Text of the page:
Everything You Fight Has Power Over you. Everything You Accept Doesn’t.
We continuously seek answers outside of ourselves. We look for them in self-help books, podcasts, seminars, mentors, and spiritual teachers. But continually looking outside ourselves for answers isn’t exactly a vote of confidence in the expression of our soul’s calling. Eventually, to find our answers, we must turn inward. But going inward requires us to brave the wilderness, explore uncharted territory, and in the words of my friend AJ Leon, not follow well-lit paths, but grab a machete and hack our own.
When we go inward, we can no longer avoid our pain. We have to confront it. But there’s a strange paradox to pain. The more we fight it, the more we empower it.
Everything you fight has power over you. Everything you accept loses its problem it never gets solved? But when you finally let it go, somehow it gets sorted out. A perfect example is dating. In his course on relationships, Mark Manson says one of the best ways to meet somebody is to find something better to do than trying to meet somebody.
When the longing, striving and pushing to get what you so desperately want finally come to an end you’re free. It’s only from that place of freedom and unapologetic, no-bullshit, self-expression that you can create what Jennifer Boykin calls your beautiful immortal work and live a meaningful life.
When we surrender to the circumstances we’ve been fighting, they lose all of their power over us. But we have to be careful not to confuse surrender with resignation or apathy. When we surrender, all of our actions come from a place of peace and abundance. When desperately we fight a circumstance, we do so with the frenetic energy of chaos and scarcity.
A few days ago I was in a meeting with my content strategist. We were looking at book sales for An Audience of One, and I saw that we’d sold roughly 50 copies over the course of the week. That wasn’t going to put me on any bestseller list, or make my publisher salivate. But it made me recognize the importance of playing the long game. It was my moment of surrender. With surrender, I found clarity. I asked him what small things we could do to move the needle, and all of the following ideas came to surface:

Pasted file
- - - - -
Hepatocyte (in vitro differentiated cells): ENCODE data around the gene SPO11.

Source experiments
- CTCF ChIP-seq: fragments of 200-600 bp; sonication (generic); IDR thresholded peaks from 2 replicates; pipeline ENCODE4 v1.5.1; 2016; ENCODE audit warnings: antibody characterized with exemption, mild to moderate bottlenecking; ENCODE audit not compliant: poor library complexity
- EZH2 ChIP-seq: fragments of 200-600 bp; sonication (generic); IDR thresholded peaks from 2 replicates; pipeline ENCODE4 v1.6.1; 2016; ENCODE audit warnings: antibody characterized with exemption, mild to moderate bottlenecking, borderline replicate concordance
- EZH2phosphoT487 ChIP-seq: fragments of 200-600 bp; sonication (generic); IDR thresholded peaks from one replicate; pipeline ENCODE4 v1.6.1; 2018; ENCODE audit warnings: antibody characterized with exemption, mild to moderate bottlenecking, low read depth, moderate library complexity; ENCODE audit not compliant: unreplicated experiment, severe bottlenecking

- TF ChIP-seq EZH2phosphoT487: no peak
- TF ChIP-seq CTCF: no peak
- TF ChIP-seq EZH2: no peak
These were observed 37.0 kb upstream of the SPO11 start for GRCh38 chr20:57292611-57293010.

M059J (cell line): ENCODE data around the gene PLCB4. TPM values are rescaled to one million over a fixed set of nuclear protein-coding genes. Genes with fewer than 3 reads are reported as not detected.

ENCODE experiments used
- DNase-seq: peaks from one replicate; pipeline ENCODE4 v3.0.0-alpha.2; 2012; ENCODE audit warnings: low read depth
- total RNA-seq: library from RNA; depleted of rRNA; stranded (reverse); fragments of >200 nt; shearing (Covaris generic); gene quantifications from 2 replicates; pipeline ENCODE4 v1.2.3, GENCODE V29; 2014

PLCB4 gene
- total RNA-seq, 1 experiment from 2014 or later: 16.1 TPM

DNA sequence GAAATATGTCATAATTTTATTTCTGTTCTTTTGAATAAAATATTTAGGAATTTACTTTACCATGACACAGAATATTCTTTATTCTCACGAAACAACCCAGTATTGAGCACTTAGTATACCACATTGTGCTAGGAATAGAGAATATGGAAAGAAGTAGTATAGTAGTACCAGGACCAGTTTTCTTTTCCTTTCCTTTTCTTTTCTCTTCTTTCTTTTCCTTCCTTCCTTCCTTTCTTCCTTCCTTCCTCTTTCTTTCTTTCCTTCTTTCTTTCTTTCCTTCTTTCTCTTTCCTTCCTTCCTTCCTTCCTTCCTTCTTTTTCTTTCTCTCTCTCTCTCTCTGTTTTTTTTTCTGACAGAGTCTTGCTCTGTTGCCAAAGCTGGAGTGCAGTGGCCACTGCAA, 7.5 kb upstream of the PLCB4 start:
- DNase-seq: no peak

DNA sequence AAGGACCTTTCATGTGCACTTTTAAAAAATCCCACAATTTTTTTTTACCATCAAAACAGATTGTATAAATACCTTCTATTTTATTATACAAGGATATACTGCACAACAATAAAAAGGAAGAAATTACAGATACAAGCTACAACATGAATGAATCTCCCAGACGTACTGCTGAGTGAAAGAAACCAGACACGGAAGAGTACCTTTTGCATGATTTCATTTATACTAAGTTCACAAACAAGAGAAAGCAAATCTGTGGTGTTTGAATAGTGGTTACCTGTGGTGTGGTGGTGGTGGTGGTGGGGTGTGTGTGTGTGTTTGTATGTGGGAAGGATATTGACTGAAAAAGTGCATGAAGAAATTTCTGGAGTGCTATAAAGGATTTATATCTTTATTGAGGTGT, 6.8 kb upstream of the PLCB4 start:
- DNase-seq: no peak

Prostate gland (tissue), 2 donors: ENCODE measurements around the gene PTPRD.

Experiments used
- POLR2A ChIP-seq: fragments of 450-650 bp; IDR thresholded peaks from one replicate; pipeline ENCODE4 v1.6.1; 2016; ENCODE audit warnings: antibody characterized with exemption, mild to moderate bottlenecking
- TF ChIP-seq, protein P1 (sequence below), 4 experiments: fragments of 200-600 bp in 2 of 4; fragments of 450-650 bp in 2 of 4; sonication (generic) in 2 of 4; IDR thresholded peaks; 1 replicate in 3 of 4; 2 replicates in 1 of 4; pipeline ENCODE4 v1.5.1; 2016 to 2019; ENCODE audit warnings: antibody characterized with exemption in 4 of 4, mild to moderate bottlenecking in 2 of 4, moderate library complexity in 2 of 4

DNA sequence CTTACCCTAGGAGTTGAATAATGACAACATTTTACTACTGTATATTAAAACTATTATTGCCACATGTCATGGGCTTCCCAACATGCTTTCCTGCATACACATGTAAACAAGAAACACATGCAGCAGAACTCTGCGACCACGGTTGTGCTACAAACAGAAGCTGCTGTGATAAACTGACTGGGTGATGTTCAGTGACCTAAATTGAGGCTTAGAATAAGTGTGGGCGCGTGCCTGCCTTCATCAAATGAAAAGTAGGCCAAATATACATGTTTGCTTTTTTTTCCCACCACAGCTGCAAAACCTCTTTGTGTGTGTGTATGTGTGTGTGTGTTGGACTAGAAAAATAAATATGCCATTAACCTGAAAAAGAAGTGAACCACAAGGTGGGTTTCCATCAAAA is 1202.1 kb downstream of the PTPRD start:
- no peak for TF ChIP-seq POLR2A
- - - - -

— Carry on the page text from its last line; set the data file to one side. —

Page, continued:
- Change the copy on the home page and feature someone’s Amazon review
- Create a new graphic with all the pictures readers had posted on Instagram and use it in our newsletter.
A focus on progress gives you power. A focus on perfection disempowers you. When we’re obsessed with perfection, we overlook progress and fail to appreciate our accomplishments.
If I were only satisfied when I sold 10,000 copies of my book, I would have completely disregarded and not appreciated the fact that I had crossed the threshold of my first 1000 copies.
It’s likely we can find everything we crave from some external source within ourselves. However, it requires inner work. We can’t order it on Amazon Prime and have it show up at our doorstep the day after tomorrow. The hedonic treadmill is necessary for economic sustainability. If everybody woke up one day and decided they were enough, had enough, and didn’t need to buy anything else, the economy would collapse.
When Things Don’t Go Your Way
Surrender doesn’t mean that you won’t ever be disappointed and that everything will go your way:
- Somebody will break your heart when you put it on the line . My sister had probably the most wise perspective on relationships I’d heard in ages. “Everybody is going to break up with you eventually until you meet the person you marry.”
- You might get fired from a job, but it could end up being the best thing that ever happened to you.
- A creative project might fail to live up to your expectations, but what you learn from it could be a profound personal growth experience.